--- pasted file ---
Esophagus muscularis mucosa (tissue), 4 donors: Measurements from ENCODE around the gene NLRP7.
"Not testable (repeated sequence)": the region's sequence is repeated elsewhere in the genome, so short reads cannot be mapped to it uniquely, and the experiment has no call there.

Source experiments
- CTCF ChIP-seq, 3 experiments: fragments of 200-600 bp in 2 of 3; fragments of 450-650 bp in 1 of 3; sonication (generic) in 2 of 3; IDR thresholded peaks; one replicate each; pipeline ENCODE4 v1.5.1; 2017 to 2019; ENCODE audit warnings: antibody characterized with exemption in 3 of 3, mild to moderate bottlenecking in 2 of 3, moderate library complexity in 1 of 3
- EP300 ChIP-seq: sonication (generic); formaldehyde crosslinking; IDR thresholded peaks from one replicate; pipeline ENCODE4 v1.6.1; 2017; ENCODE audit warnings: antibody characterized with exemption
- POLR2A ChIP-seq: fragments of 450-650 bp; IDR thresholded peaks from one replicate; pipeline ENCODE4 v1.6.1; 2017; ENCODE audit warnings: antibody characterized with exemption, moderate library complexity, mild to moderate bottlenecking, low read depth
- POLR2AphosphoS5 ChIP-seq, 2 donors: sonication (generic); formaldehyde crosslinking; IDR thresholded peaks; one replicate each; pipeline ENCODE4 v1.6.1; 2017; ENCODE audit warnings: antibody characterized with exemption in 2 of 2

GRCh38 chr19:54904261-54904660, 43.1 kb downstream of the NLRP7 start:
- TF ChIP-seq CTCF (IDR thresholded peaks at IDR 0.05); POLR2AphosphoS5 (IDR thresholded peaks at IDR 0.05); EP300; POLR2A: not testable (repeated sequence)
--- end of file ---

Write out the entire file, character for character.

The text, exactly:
Esophagus muscularis mucosa (tissue), 4 donors: Measurements from ENCODE around the gene NLRP7.
"Not testable (repeated sequence)": the region's sequence is repeated elsewhere in the genome, so short reads cannot be mapped to it uniquely, and the experiment has no call there.

Source experiments
- CTCF ChIP-seq, 3 experiments: fragments of 200-600 bp in 2 of 3; fragments of 450-650 bp in 1 of 3; sonication (generic) in 2 of 3; IDR thresholded peaks; one replicate each; pipeline ENCODE4 v1.5.1; 2017 to 2019; ENCODE audit warnings: antibody characterized with exemption in 3 of 3, mild to moderate bottlenecking in 2 of 3, moderate library complexity in 1 of 3
- EP300 ChIP-seq: sonication (generic); formaldehyde crosslinking; IDR thresholded peaks from one replicate; pipeline ENCODE4 v1.6.1; 2017; ENCODE audit warnings: antibody characterized with exemption
- POLR2A ChIP-seq: fragments of 450-650 bp; IDR thresholded peaks from one replicate; pipeline ENCODE4 v1.6.1; 2017; ENCODE audit warnings: antibody characterized with exemption, moderate library complexity, mild to moderate bottlenecking, low read depth
- POLR2AphosphoS5 ChIP-seq, 2 donors: sonication (generic); formaldehyde crosslinking; IDR thresholded peaks; one replicate each; pipeline ENCODE4 v1.6.1; 2017; ENCODE audit warnings: antibody characterized with exemption in 2 of 2

GRCh38 chr19:54904261-54904660, 43.1 kb downstream of the NLRP7 start:
- TF ChIP-seq CTCF (IDR thresholded peaks at IDR 0.05); POLR2AphosphoS5 (IDR thresholded peaks at IDR 0.05); EP300; POLR2A: not testable (repeated sequence)